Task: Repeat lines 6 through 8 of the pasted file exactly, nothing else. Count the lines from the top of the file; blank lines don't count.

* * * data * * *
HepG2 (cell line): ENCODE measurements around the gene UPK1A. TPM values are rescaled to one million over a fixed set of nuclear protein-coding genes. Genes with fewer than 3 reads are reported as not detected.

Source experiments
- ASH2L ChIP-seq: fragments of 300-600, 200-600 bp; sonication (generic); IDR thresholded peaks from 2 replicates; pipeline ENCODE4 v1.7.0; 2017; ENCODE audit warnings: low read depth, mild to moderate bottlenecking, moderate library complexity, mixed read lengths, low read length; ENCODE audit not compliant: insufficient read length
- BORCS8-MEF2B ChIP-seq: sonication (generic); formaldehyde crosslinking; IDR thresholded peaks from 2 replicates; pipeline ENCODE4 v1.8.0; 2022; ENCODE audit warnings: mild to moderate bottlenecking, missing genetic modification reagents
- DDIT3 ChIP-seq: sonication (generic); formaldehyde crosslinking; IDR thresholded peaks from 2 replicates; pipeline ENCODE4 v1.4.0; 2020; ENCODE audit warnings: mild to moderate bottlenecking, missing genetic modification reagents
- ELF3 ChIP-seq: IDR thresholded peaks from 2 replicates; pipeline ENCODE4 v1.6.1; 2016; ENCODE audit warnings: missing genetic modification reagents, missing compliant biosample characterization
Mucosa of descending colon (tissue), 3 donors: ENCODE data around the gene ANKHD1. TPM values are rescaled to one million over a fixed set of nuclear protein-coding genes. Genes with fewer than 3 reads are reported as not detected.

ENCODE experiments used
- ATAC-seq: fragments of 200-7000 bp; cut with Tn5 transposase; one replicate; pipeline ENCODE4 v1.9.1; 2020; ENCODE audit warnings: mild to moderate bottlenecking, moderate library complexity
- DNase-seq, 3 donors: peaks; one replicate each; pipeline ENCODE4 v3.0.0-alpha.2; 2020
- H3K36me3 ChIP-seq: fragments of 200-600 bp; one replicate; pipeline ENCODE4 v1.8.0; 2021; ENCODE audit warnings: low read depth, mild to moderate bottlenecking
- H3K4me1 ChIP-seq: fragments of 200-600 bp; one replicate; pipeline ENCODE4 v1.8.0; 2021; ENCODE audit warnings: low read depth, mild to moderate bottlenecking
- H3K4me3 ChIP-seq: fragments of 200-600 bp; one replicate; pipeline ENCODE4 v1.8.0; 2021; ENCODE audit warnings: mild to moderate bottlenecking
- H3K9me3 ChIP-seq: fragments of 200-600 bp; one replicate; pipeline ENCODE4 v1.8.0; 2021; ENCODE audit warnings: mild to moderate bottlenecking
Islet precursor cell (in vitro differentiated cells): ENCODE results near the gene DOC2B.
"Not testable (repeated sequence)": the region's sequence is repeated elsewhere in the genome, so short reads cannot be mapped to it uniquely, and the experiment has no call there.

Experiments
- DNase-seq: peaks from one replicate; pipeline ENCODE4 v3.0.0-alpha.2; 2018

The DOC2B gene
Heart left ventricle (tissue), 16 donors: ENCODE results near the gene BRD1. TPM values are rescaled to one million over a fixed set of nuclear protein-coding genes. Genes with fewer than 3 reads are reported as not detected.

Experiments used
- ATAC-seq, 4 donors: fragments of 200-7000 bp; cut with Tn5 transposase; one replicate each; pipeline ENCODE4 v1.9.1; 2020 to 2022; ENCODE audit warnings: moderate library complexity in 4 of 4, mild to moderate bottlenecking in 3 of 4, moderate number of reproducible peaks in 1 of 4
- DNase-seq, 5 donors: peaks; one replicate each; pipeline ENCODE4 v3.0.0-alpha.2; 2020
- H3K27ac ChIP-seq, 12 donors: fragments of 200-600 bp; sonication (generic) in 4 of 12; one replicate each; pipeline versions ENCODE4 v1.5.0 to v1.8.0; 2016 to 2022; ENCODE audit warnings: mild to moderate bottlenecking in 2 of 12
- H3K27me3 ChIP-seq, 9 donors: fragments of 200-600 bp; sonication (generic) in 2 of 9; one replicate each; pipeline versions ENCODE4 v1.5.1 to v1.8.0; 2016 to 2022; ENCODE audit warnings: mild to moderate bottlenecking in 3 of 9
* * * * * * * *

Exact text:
- ELF3 ChIP-seq: IDR thresholded peaks from 2 replicates; pipeline ENCODE4 v1.6.1; 2016; ENCODE audit warnings: missing genetic modification reagents, missing compliant biosample characterization
Mucosa of descending colon (tissue), 3 donors: ENCODE data around the gene ANKHD1. TPM values are rescaled to one million over a fixed set of nuclear protein-coding genes. Genes with fewer than 3 reads are reported as not detected.

ENCODE experiments used